Conventional vs Convection
What’s The Difference?
Unlike conventional ovens, which cook food by surrounding it with hot air, convection ovens circulate the air. Convection ovens are built with a fan placed in the back of the oven. When you turn on the convection setting, the fan blows warm air all around the inside of the oven, promoting rapid and even heating. The hot air in conventional ovens just hangs around and sometimes leads to uneven results.
Cooking With Convection
Since convection ovens work so fast, the foods don’t have to be cooked for as long a time as in conventional ovens. Plus the temperature can be set lower, at about 25 degrees less than specified in a recipe. Oftentimes, baking in a conventional oven leads to uneven browning because of hot spots in the oven. Usually the way to fix this problem would be to rotate the food at least once during baking. But you don’t have to do that with a convection oven. Convection ovens also allow you to cook multiple items at once. This comes in handy during the holidays when time is of the essence. But be sure not to overload the oven, because too many pans will keep the air from circulating.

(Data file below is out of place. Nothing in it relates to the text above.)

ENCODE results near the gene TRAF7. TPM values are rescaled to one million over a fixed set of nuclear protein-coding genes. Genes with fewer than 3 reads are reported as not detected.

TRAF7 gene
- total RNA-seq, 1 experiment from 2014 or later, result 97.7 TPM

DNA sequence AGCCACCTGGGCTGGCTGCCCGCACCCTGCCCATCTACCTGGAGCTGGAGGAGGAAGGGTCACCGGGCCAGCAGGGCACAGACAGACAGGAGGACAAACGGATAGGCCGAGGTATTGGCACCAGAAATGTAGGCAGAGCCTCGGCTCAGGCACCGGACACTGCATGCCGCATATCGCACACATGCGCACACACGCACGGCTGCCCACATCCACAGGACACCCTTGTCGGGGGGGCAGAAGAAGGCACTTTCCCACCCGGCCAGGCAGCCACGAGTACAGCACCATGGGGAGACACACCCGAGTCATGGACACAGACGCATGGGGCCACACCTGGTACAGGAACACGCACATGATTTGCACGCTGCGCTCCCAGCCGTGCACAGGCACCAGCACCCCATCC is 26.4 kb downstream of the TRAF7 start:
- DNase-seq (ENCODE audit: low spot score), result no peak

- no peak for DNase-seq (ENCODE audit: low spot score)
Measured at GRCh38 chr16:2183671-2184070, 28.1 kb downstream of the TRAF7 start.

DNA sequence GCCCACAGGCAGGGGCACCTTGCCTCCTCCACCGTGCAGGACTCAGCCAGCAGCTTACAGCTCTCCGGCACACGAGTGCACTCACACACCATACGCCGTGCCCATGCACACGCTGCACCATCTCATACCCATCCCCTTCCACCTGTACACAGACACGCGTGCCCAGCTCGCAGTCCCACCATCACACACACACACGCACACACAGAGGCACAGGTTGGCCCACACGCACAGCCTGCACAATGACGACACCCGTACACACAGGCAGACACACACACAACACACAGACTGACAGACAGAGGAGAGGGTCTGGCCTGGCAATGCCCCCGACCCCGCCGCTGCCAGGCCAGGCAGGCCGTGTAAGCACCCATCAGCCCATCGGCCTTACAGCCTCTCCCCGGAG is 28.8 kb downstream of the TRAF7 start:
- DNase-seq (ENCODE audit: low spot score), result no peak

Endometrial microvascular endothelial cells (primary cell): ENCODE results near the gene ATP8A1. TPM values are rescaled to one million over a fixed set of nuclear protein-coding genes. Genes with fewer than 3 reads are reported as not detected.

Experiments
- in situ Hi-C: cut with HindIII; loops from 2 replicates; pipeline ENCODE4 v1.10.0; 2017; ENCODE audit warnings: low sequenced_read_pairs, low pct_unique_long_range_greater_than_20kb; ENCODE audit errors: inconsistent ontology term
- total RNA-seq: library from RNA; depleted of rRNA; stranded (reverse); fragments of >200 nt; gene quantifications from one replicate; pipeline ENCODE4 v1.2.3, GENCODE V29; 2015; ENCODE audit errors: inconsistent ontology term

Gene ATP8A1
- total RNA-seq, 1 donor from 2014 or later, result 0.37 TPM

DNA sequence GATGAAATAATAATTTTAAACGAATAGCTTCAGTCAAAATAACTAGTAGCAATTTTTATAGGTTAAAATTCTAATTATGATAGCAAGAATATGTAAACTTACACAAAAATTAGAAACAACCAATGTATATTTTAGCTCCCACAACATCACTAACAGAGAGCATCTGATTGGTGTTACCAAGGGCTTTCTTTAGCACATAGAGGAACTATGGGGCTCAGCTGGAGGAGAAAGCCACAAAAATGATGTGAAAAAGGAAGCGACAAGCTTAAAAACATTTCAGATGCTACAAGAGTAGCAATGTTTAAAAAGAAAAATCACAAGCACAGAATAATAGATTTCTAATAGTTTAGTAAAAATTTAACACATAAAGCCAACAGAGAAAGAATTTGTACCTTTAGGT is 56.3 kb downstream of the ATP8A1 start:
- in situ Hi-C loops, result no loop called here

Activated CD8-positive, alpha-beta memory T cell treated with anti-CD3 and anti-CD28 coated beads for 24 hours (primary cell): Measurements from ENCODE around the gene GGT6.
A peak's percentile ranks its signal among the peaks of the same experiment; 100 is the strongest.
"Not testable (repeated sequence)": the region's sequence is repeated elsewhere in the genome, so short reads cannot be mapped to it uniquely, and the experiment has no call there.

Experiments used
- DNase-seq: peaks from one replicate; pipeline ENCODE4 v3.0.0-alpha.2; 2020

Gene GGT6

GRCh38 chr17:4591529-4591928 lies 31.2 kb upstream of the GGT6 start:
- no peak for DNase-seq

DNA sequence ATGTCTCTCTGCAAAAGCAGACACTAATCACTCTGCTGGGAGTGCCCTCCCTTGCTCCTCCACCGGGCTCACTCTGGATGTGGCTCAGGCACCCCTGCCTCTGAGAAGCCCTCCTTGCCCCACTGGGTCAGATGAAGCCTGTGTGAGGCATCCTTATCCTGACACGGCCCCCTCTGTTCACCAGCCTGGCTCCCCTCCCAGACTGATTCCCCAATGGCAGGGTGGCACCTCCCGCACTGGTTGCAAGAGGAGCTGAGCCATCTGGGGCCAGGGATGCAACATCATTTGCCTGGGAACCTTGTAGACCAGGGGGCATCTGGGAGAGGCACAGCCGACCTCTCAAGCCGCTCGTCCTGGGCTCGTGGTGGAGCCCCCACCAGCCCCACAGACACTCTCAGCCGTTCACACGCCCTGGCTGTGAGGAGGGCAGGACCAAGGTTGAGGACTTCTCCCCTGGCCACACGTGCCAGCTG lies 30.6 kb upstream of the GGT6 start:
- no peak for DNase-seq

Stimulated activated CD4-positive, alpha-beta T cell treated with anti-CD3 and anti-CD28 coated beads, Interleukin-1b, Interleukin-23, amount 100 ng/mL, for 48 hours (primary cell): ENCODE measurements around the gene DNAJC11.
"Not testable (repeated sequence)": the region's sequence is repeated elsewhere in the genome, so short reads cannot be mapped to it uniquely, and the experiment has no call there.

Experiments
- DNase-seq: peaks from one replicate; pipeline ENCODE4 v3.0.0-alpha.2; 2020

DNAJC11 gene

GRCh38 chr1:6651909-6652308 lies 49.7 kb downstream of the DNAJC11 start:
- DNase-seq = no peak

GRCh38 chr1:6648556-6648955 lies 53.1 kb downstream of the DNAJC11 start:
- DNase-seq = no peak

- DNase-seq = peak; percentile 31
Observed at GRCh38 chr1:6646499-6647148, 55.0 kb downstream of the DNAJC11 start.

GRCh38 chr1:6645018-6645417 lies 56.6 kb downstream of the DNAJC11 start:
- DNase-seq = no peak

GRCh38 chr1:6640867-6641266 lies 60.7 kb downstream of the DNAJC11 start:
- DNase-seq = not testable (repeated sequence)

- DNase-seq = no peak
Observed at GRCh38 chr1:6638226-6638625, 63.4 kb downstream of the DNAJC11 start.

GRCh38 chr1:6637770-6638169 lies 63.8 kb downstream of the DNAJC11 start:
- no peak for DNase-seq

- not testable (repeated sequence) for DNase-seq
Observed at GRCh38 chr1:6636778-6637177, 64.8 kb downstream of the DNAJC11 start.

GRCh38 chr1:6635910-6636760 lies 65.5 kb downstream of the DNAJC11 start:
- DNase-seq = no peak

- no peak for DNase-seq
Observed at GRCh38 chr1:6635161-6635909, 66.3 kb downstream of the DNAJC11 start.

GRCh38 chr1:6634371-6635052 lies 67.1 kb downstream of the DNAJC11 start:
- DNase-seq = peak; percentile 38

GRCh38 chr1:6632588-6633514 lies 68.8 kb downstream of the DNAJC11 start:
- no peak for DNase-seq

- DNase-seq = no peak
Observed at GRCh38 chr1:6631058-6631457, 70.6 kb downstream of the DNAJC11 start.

How To Maximize The Benefits
Because convection ovens circulate heat, certain baking vessels might interfere with proper cooking. Pans with low sides are the best. Cookies, cakes and roasted meats and vegetables turn out the best in a convection oven. You would’t want to use the convection setting to bake a casserole, for instance, or anything that might be in a high-sided and/or covered dish. Bake these foods with the convection setting turned off. It’s also a good idea not to use aluminum foil to cover foods when using convection. You’ll discover the best results by experimenting a little bit and testing the results.
Which Oven To Buy?
For those readers who are interested in purchasing a convection oven, watch the video below for some tips. If a new oven is not in your budget, we love the new countertop convection ovens that are available.